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What Russia is really after in Ukraine
I watched a TV program in which an American farmer taught Ukranian famers how to cultivate their land to increase crop yields while preserving its viability for the future. This was in the mid ’90s and I still clearly remember that American farmer being in awe of how rich and vast the fields of Ukraine were. He was asked why he was helping foreigners to compete in the agricultural marketplace. He responded that feeding people was what was important – “food drives the world.” What happens when people starve? They flee and become refugees, often times in countries that spurn them, or fight and war ensues.
The verdant and vast fields are the joy and the curse of Ukraine because make no mistake, that is what Russia is after. Ukraine exports food that feeds almost 20% of the world. Russia is not interested in preventing starvation. Imagine Russia controlling the food supply of entire countries! Benevolent overlord? Experience proves the opposite. Enslaved people who are expendable if they are not completely compliant is a normal day under the Russian government. And history proves that Russia cannot be trusted; today, just saying “the war in Ukraine” gets a comrade 15 years jail time in Russia.
Right now, the USA has the luxury of sending only desperately needed weapons and ammunition to the Ukrainian people to defeat the Russian invaders themselves. If we stop, Ukraine will fall adding fuel to Russia’s insatiable desire to control more resources and people.
This 4th of July recall how we are able to celebrate our independence and how it is only possible because Spain, the Netherlands and France helped the colonies become the United States of America by providing weapons, ammunition, training and soldiers.
Mary Carroll – Franklin, N.C.
Light versus darkness
Isaiah 5:20 – “Woe unto them that call evil good and good evil, that put darkness for light and light for darkness.”
In the mid 1800s, people began to be converted at the rate of nearly 10,000 a week in New York City. In 1957 at Easter time the tall buildings of New York City left lights on at night to form a cross. In 2015, New York City decided to project an image of Kali the demon goddess of darkness on the side of the empire state building. Today, New York City is one of the worst cities for crime. Woe to those who call darkness light.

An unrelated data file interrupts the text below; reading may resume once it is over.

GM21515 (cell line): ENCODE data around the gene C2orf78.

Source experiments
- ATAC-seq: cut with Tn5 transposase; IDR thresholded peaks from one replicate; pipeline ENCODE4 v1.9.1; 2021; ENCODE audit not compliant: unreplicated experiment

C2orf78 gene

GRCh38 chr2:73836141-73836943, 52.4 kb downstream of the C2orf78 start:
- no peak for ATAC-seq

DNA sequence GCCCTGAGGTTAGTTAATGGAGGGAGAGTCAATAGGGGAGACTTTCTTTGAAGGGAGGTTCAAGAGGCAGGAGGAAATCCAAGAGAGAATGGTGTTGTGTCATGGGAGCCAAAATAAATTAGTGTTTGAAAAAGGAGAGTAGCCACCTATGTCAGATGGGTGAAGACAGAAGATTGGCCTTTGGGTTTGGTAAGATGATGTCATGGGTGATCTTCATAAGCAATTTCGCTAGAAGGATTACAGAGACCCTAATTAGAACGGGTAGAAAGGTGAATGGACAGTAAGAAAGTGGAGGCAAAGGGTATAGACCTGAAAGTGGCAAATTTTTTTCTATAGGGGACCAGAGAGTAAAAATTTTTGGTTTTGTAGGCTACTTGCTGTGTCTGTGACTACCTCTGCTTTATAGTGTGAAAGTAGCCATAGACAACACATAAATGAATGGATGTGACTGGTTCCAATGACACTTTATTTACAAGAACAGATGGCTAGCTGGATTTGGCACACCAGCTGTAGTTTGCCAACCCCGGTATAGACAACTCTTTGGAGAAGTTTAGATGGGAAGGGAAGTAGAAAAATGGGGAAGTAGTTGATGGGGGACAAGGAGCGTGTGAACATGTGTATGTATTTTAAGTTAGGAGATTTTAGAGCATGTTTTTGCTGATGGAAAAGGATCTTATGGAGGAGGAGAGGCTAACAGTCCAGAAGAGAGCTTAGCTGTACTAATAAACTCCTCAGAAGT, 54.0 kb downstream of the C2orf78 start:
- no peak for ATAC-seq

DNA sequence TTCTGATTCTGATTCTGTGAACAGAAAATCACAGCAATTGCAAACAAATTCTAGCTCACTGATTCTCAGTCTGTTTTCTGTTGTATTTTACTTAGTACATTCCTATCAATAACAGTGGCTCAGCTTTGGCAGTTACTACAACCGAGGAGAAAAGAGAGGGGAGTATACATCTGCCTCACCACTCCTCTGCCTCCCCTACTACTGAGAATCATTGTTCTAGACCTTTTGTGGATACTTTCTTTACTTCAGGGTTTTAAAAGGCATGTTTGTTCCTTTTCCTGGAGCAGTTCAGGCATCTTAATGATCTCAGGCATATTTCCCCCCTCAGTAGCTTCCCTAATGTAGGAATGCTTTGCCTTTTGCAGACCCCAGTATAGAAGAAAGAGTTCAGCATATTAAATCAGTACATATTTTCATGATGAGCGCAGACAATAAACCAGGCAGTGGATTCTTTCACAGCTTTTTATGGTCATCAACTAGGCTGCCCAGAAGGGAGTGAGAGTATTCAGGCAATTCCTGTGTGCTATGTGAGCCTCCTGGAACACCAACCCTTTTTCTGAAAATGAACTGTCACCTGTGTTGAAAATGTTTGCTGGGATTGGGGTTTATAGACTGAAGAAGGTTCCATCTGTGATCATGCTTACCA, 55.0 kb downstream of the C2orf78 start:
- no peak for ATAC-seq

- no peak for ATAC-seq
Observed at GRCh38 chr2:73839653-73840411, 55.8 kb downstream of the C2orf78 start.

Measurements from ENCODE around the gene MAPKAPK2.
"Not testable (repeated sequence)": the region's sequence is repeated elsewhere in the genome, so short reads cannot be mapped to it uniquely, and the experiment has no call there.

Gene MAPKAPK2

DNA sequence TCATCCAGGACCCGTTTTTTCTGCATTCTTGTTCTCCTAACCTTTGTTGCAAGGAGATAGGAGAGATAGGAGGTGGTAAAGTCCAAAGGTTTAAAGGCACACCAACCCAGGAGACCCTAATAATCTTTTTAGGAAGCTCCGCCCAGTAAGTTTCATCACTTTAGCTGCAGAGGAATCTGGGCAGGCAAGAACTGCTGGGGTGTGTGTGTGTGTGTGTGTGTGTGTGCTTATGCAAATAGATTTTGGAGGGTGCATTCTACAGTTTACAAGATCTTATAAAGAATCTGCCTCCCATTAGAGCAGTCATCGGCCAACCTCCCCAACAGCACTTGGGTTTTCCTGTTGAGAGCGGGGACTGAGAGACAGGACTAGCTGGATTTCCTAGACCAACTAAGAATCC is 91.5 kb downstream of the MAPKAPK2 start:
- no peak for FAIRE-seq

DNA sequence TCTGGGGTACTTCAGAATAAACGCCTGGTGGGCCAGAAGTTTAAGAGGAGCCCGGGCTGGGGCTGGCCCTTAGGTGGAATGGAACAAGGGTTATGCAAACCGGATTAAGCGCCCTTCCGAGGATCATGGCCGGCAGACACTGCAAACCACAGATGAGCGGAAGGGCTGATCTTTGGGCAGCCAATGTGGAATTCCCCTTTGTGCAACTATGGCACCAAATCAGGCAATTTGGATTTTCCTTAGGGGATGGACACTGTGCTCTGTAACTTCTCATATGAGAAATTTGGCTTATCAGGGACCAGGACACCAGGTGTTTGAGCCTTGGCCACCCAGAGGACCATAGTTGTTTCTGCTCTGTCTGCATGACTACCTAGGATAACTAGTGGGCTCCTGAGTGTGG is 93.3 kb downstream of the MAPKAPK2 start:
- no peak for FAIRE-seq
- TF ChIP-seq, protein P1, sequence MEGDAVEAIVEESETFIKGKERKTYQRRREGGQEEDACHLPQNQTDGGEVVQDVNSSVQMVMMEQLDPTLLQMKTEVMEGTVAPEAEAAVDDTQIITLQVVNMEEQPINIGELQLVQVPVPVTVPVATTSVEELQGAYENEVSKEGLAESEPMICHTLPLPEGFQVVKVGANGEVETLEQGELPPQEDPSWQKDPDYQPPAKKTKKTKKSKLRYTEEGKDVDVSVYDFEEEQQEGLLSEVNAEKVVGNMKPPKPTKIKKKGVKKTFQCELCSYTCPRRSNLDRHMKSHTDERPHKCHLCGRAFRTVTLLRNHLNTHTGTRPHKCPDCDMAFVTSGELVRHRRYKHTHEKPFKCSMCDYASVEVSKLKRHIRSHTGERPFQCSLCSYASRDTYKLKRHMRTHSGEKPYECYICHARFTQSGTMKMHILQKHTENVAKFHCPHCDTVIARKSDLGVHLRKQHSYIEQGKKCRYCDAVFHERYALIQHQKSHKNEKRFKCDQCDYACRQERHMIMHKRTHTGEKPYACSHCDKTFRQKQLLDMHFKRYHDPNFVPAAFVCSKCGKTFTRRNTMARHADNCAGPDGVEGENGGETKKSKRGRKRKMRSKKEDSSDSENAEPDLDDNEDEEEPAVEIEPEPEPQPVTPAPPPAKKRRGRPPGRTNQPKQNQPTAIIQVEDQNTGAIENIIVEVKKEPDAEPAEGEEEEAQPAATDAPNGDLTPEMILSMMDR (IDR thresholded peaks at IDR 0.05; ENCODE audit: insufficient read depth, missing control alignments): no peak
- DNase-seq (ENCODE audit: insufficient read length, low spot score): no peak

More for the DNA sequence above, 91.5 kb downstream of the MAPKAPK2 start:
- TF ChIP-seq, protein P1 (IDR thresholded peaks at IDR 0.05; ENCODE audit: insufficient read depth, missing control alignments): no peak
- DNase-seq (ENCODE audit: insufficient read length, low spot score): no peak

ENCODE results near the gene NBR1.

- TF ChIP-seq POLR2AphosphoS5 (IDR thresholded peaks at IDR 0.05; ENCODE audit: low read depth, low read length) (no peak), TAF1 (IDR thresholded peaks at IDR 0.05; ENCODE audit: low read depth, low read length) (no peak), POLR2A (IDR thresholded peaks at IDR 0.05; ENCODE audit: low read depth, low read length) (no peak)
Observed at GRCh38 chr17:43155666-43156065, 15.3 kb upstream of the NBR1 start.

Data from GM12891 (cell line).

In Matthew 18:6, Jesus says it would be better for a person to sink to the bottom of the ocean than to cause a little one to stumble or sin. Yet today we have people who want to mutilate little children’s bodies and we also have those who want to fill little children’s innocent minds with filthy books that describe explicit sexual acts, graphic gender change, vulgar language and satanic themes. They know that if they can affect the minds of the little children today, it will affect the generations of the future. We can not let this happen. When a civilization redefines its moral values, when it changes the meanings and definitions of reality away from God, away from the created order, away from right and wrong to conform them to its own will and desires, it is making man into God. This is a formula for disaster.
“Woe unto them that call evil good and good evil, that put darkness for light and light for darkness.”
Mike Townsend – Franklin, N.C.
People should demand an answer and wait for it
What is “communication that is primarily used to influence or persuade an audience to further an agenda, which may not be objective and may be selectively presenting facts to encourage a particular synthesis or perception, or using loaded language to produce an emotional rather than a rational response to the information that is being presented?” If you don’t know the answer to that question, you are a prime target for it. Commercials are a good example of the above. Their producers have an agenda. They want to cause you to want to buy the product they are advertising. Sometimes it is harmless marketing. But unfortunately, not always. Many people have suffered and died prematurely because they believed propaganda from the tobacco companies and others.
Propaganda is most dangerous when governments, pseudo-science and big business are involved, and any rebuttal or opposition is censored. Governments have the power of coercion. This makes them very dangerous when they fall, or are stolen into the wrong hands.
True science invites peer review and critical evaluation. But in the past few years, public opposition to government/big pharma ideas has been squelched by any means necessary. This kills good science (and that’s not all it kills).
Critical thinking skills are necessary to avoid being victimized by propagandists. One of my favorite bumper stickers says, “Question EVERYTHING.” I wish millions had followed that advice in recent years. The most important question is: Why? People should demand an answer to that question, and wait for it. Compliance should be conditioned upon a satisfactory answer. Under tyranny, compliance is mandatory. Answers to questions are not provided, or if they are provided, they are not reliable. But as beautifully stated in the Declaration of Independence, “We hold these truths to be self-evident, that all men are created equal, that they are endowed by their Creator with certain unalienable Rights, that among these are Life, Liberty and the pursuit of Happiness. — That to secure these rights, Governments are instituted among Men, deriving their just powers from the consent of the governed, — That whenever any Form of Government becomes destructive of these ends, it is the Right of the People to alter or to abolish it, and to institute new Government, laying its foundation on such principles and organizing its powers in such form, as to them shall seem most likely to effect their Safety and Happiness.” I hope you all will read all of this great document this 4th of July week, and think about its importance for the survival of freedom for ourselves and our children.
Ed Hill – Franklin, N.C.
Not surprised at Trump’s mishandling of documents